Long distance calls from Argentina: you can use a calling card, 0.18 ARS/min or 0.59 ARS/min for calls from Argentina to the US.


Most cafés and restaurants offer free Wi-Fi through an advertisement in their window. Just buy a coffee and ask for the password. Public Wi-Fi is also widespread in Buenos Aires and offers high speeds. The name of the network will be BA Wifi

Economy Of Argentina

Buenos Aires is the second largest city in South America. It is one of only three “alpha” cities in Latin America and is the most visited city in South America. It is also the 13th richest city in the world. It has the highest per capita income in the Southern Cone.

With abundant natural resources, a highly educated population, a diversified industrial base and an export-oriented agricultural sector, Argentina’s economy is the third largest in Latin America and the second largest in South America. It has a “very high” Human Development Index score and a relatively high GDP per capita, with a substantial domestic market size and a growing share of the high-tech sector.

As a medium-sized emerging market and one of the world’s largest developing countries, Argentina is a member of the major G-20 economies. Historically, however, the country’s economic performance has been very uneven, with strong economic growth alternating with severe recessions, income under-distribution and, in recent decades, increasing poverty. At the beginning of the 20th century, Argentina reached a level of development that made it the seventh richest country in the world. Although it managed to remain among the top fifteen economies until the middle of the century, it has suffered a long and steady decline and is now only a middle-income country.

High inflation – a weakness of the Argentine economy for decades – has once again become a problem. In 2013, rates varied between the official 10.2% and the 25% estimated by the private sector, leading to heated public debates over manipulated statistics. Income distribution, which has improved since 2002, is classified as “average”, i.e. still very unequal.

Argentina is ranked 107th out of 175 countries in Transparency International’s 2014 Corruption Perceptions Index. While the country has settled most of its debts, it has been in a technical debt crisis since 31 July 2014. A New York judge has blocked Argentina’s payments on 93% of its bonds unless it pays “vulture funds” the full value of the defaulted bonds they bought after the 2001 default. Argentina has vowed not to capitulate to what it sees as a ransom fund tactic.

Tourism in Argentina

Argentina has a vast territory and a great diversity of climates and microclimates, ranging from tundra and polar climate in the south to tropical climate in the north, a vast area of temperate climate and natural wonders such as Aconcagua, the highest mountain in the world outside the Himalayas, the widest river and estuary on the planet (the Río Plate), the huge and very powerful Iguazú Falls, Some of the flattest and widest pastures on the planet (such as the humid pampas, a large seashore in Argentina), an internationally known culture, customs and gastronomy, a high level of development (very high compared to other Latin American countries), a good quality of life and population, and a relatively well-developed infrastructure make this country one of the most visited in the Americas.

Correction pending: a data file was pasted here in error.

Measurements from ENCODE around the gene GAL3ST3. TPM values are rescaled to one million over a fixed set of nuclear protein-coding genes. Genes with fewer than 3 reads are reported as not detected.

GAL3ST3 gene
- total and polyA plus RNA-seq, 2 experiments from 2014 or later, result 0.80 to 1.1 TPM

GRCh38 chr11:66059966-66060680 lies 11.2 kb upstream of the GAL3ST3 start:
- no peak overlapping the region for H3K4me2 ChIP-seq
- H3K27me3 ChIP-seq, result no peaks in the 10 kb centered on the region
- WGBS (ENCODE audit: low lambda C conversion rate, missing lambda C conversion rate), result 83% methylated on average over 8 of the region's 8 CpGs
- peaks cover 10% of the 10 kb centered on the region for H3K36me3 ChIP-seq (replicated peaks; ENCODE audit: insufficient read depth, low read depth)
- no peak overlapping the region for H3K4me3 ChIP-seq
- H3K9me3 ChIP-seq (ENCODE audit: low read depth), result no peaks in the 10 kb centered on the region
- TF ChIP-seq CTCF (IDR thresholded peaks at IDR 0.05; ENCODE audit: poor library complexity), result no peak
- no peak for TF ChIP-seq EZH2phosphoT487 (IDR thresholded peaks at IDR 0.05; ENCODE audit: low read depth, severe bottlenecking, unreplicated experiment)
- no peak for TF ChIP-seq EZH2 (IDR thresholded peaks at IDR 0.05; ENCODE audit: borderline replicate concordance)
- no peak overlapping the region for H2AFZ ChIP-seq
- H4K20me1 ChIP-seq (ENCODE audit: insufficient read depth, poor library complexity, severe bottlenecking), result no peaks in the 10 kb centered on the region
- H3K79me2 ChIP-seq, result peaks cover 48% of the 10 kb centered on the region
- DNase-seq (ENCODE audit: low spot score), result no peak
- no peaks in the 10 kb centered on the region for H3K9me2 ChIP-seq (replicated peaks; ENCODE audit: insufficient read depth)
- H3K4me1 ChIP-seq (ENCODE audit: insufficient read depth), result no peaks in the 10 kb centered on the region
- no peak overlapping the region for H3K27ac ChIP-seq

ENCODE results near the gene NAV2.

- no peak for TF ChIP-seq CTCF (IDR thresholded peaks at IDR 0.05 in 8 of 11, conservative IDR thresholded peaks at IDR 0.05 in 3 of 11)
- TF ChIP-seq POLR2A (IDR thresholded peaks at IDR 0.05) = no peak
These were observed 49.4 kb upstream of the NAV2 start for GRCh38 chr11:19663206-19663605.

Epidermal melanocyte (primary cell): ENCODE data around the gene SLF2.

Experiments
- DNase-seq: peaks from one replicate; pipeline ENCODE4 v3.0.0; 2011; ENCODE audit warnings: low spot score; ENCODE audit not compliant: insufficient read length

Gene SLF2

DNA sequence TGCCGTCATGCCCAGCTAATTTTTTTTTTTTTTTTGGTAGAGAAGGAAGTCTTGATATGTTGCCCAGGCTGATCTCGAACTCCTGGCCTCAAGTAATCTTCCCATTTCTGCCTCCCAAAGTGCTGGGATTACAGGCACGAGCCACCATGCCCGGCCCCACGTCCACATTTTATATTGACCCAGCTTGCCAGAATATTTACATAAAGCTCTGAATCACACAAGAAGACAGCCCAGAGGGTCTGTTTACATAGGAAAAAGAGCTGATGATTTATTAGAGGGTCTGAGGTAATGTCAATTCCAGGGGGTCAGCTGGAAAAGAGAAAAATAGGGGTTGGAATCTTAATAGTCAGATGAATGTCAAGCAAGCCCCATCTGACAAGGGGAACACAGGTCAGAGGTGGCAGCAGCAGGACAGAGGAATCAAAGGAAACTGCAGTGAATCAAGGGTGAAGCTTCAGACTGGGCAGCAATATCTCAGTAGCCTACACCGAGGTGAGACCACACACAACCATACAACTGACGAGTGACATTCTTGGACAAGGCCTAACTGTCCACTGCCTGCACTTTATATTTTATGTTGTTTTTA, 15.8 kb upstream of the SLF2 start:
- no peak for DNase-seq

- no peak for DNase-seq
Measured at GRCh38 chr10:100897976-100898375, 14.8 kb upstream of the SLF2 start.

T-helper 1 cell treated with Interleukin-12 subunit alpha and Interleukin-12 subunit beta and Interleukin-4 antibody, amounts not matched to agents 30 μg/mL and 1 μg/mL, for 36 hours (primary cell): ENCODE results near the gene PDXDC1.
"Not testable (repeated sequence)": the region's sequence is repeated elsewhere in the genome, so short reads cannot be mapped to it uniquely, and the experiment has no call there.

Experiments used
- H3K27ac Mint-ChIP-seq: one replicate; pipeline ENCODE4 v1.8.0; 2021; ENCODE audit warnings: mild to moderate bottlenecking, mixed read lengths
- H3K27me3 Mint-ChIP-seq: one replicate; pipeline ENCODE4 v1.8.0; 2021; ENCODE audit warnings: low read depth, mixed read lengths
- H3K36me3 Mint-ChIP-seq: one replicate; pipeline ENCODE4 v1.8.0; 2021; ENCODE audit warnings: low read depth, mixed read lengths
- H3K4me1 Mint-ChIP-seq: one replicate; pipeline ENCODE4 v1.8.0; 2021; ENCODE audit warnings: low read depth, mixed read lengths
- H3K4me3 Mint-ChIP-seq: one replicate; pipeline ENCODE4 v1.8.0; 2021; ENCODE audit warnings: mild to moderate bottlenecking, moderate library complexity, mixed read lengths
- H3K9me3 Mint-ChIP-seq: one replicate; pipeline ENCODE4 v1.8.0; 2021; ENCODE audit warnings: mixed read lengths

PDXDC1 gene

Primarily for its scenic beauty and then for its cultural heritage, Argentina receives massive amounts of travellers. Argentina’s territory stretches from the highest peaks of the Andes in the west to the rivers of the Colita del Norte and the vast beaches and cliffs of the Argentine Sea in the east; from the rainforest of the Yungas in the north to the valleys, glaciers, lakes and cold forests of Andean Patagonia in the south and the Argentine Antarctic. From the warm landscapes of tropical climates contrasting with a huge gradient of microclimates, polar climates or vast fertile grasslands with the flattest plains in the world, with the highest mountains outside Asia, also contrasting with vast desert areas rich in geoforms for the extensive and extreme annual Dakar rally race, the high mountain ranges, the pleasant mountains of Pampeanas and the temperate beaches of the Atlantic and its vast coastlines. The long distances require air travel in most cases. The Misiones rainforest, the Argentine Yungas and the Argentine Andean-Patagonian areas are scientifically considered to be biodiversity hotspots over large areas of the world. The great biodiversity and the large number of different landscapes and climatic zones make Argentina a diverse country where several countries seem to meet harmoniously (fertile temperate zones, deserts, cold forests, tropical and subtropical hot jungles, glacial zones, cold forests, maritime with cliffs, rias and fjords, etc.).

The country offers a range of possible climates: temperate, dry-hot, wet-hot, cold-dry, cold-humid, semi-arid, steppe, sub-Antarctic, subtropical, snowy, mountain cold, and a huge variety of microclimates.

Argentina has been strengthening its global presence as a tourist destination by increasing investment in international tourism. The latest effort is reflected in the fact that Aerolineas Argentinas, the country’s national airline, has added international routes from the US and Europe. There are also rumours that they will soon join a major airline alliance.

Argentina was visited by 5.80 million tourists in 2011, according to the World Tourism Organisation, making it the most visited country in South America and the second most visited country in Latin America after Mexico.